Economic woes overshadow Sunday's elections in Turkey. The Turkish economy is plagued with high inflation and a sinking currency. This week the Lira hit a new historic low against the US dollar.
Under a new economic program, Turkey wants to cut its growth sharply and promised to curb public spending, as it seeks to avoid a full-blown economic crisis fueled by massive inflation and a plunging currency.
Turkish President Recep Tayyip Erdogan has put himself in charge of a $40-billion state wealth fund that he said failed to reach the "desired" goals. His son-in-law, Finance Minister Berat Albayrak, serves as deputy.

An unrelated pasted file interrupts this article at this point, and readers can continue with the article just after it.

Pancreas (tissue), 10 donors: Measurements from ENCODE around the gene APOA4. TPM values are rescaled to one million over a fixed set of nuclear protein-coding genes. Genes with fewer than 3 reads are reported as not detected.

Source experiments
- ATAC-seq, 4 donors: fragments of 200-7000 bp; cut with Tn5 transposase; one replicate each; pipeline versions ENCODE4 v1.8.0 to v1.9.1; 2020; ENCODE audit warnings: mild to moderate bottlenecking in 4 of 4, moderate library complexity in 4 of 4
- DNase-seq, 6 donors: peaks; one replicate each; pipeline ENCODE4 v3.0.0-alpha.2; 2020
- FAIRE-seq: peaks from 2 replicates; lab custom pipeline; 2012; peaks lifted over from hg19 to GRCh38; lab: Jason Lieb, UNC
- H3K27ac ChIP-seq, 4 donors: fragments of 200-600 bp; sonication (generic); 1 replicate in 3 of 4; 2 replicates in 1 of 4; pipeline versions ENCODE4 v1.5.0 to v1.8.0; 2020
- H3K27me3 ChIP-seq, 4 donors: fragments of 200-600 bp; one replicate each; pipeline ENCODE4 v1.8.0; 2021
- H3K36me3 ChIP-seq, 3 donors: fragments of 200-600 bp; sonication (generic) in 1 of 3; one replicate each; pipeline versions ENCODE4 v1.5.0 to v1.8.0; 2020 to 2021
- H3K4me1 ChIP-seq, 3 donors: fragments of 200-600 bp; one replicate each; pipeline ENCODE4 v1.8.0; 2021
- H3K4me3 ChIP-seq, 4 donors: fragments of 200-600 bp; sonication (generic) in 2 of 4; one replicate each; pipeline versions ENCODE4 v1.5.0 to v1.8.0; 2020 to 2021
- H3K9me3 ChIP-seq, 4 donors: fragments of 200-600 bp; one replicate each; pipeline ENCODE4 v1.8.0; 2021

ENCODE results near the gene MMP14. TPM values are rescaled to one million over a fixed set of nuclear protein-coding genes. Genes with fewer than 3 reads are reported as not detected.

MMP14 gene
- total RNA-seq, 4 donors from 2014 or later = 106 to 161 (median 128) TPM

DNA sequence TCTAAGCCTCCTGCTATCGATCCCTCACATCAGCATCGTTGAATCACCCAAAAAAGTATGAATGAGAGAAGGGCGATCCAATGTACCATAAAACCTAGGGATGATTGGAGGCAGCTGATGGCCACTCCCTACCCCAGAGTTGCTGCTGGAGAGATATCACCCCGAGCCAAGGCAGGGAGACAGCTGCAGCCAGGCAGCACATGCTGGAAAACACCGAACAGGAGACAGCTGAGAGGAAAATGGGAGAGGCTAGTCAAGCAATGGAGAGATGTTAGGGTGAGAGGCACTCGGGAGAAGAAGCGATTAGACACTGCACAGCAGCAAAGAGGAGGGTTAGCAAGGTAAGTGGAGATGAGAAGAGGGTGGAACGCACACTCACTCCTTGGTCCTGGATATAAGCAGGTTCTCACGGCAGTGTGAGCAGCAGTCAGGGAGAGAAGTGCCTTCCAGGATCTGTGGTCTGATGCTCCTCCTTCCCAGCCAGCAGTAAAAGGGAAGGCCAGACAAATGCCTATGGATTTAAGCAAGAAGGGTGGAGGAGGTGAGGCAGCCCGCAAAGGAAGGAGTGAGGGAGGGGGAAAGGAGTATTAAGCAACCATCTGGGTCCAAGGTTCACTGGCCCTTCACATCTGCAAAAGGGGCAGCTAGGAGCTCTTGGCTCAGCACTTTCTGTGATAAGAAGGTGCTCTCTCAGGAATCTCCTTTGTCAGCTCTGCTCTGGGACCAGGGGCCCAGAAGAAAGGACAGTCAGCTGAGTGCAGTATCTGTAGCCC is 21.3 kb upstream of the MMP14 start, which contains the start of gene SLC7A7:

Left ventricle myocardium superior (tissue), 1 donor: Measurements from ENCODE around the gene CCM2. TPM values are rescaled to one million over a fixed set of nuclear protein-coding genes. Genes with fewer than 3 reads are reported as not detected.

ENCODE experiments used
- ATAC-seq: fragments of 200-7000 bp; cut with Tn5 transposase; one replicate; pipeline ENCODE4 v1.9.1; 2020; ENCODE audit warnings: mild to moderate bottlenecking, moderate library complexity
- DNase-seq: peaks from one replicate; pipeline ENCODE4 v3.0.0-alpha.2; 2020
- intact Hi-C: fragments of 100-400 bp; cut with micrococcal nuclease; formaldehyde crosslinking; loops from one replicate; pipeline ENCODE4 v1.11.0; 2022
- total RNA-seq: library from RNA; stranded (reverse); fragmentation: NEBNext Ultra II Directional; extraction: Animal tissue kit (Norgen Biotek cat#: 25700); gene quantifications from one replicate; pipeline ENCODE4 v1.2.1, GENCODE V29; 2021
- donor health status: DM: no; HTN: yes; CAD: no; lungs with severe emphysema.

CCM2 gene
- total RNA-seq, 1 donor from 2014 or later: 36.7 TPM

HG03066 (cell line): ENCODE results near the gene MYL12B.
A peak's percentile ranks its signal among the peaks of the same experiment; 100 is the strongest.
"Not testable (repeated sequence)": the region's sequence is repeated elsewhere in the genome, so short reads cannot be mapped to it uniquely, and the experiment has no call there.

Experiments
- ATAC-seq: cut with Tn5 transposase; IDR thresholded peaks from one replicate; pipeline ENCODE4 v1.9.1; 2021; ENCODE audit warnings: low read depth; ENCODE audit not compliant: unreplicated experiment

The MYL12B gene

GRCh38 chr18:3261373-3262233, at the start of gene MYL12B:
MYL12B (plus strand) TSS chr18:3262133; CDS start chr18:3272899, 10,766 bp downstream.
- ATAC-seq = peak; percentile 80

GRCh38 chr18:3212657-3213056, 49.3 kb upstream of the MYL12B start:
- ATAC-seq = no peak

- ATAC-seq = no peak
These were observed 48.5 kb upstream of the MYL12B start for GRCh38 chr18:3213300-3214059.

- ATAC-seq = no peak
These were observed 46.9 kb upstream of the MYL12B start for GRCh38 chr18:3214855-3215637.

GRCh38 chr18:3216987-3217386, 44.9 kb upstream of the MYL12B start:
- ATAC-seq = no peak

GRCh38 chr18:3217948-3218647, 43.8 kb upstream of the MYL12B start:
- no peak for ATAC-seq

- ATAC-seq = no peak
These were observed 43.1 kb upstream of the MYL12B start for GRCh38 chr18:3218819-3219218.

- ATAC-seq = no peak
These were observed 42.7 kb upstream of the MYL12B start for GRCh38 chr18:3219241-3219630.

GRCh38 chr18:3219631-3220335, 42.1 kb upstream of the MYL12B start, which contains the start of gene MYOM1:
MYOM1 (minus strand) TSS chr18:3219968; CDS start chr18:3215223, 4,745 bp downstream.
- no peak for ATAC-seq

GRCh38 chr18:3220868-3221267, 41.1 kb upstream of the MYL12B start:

Cem Özdemir, one of Germany's fiercest critics of Recep Tayyip Erdogan, intends to "send a signal" by attending a dinner for the Turkish president during his state visit. A host of lawmakers have pledged a boycott.
Turkey's central bank has shown it has teeth, hiking interest rates beyond expectations to quell inflation and calm investor nerves. But as recession looms and Erdogan growls, Turkey is not quite out of the woods.
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